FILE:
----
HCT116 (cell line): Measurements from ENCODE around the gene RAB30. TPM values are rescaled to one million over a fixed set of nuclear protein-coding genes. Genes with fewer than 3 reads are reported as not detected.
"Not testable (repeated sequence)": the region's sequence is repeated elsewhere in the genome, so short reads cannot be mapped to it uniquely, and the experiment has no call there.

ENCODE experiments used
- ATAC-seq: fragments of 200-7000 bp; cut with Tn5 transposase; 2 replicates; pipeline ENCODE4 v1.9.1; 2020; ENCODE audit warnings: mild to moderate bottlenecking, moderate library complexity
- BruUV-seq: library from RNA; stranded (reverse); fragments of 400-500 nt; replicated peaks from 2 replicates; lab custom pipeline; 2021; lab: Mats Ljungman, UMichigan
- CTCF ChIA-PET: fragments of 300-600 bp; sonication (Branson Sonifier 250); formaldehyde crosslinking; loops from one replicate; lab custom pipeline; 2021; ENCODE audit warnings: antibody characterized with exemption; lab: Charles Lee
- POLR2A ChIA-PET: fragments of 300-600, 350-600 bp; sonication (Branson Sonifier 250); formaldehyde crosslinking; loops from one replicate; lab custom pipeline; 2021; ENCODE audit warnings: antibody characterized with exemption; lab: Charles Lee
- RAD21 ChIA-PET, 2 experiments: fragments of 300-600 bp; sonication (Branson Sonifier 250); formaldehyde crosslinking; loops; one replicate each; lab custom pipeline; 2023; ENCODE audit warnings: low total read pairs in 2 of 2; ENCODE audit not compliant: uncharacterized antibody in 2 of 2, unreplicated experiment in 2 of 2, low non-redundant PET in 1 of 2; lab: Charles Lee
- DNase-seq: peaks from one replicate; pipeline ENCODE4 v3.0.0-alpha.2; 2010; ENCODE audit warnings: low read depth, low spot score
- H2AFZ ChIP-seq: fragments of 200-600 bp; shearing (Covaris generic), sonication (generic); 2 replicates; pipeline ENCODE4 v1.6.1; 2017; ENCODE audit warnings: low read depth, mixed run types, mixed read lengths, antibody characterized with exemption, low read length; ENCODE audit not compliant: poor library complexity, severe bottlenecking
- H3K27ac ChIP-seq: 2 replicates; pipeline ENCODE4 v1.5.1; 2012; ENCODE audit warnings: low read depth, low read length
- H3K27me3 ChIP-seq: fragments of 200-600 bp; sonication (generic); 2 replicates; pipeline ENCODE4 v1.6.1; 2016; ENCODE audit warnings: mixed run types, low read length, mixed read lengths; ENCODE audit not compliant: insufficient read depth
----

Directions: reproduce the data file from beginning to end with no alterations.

HCT116 (cell line): Measurements from ENCODE around the gene RAB30. TPM values are rescaled to one million over a fixed set of nuclear protein-coding genes. Genes with fewer than 3 reads are reported as not detected.
"Not testable (repeated sequence)": the region's sequence is repeated elsewhere in the genome, so short reads cannot be mapped to it uniquely, and the experiment has no call there.

ENCODE experiments used
- ATAC-seq: fragments of 200-7000 bp; cut with Tn5 transposase; 2 replicates; pipeline ENCODE4 v1.9.1; 2020; ENCODE audit warnings: mild to moderate bottlenecking, moderate library complexity
- BruUV-seq: library from RNA; stranded (reverse); fragments of 400-500 nt; replicated peaks from 2 replicates; lab custom pipeline; 2021; lab: Mats Ljungman, UMichigan
- CTCF ChIA-PET: fragments of 300-600 bp; sonication (Branson Sonifier 250); formaldehyde crosslinking; loops from one replicate; lab custom pipeline; 2021; ENCODE audit warnings: antibody characterized with exemption; lab: Charles Lee
- POLR2A ChIA-PET: fragments of 300-600, 350-600 bp; sonication (Branson Sonifier 250); formaldehyde crosslinking; loops from one replicate; lab custom pipeline; 2021; ENCODE audit warnings: antibody characterized with exemption; lab: Charles Lee
- RAD21 ChIA-PET, 2 experiments: fragments of 300-600 bp; sonication (Branson Sonifier 250); formaldehyde crosslinking; loops; one replicate each; lab custom pipeline; 2023; ENCODE audit warnings: low total read pairs in 2 of 2; ENCODE audit not compliant: uncharacterized antibody in 2 of 2, unreplicated experiment in 2 of 2, low non-redundant PET in 1 of 2; lab: Charles Lee
- DNase-seq: peaks from one replicate; pipeline ENCODE4 v3.0.0-alpha.2; 2010; ENCODE audit warnings: low read depth, low spot score
- H2AFZ ChIP-seq: fragments of 200-600 bp; shearing (Covaris generic), sonication (generic); 2 replicates; pipeline ENCODE4 v1.6.1; 2017; ENCODE audit warnings: low read depth, mixed run types, mixed read lengths, antibody characterized with exemption, low read length; ENCODE audit not compliant: poor library complexity, severe bottlenecking
- H3K27ac ChIP-seq: 2 replicates; pipeline ENCODE4 v1.5.1; 2012; ENCODE audit warnings: low read depth, low read length
- H3K27me3 ChIP-seq: fragments of 200-600 bp; sonication (generic); 2 replicates; pipeline ENCODE4 v1.6.1; 2016; ENCODE audit warnings: mixed run types, low read length, mixed read lengths; ENCODE audit not compliant: insufficient read depth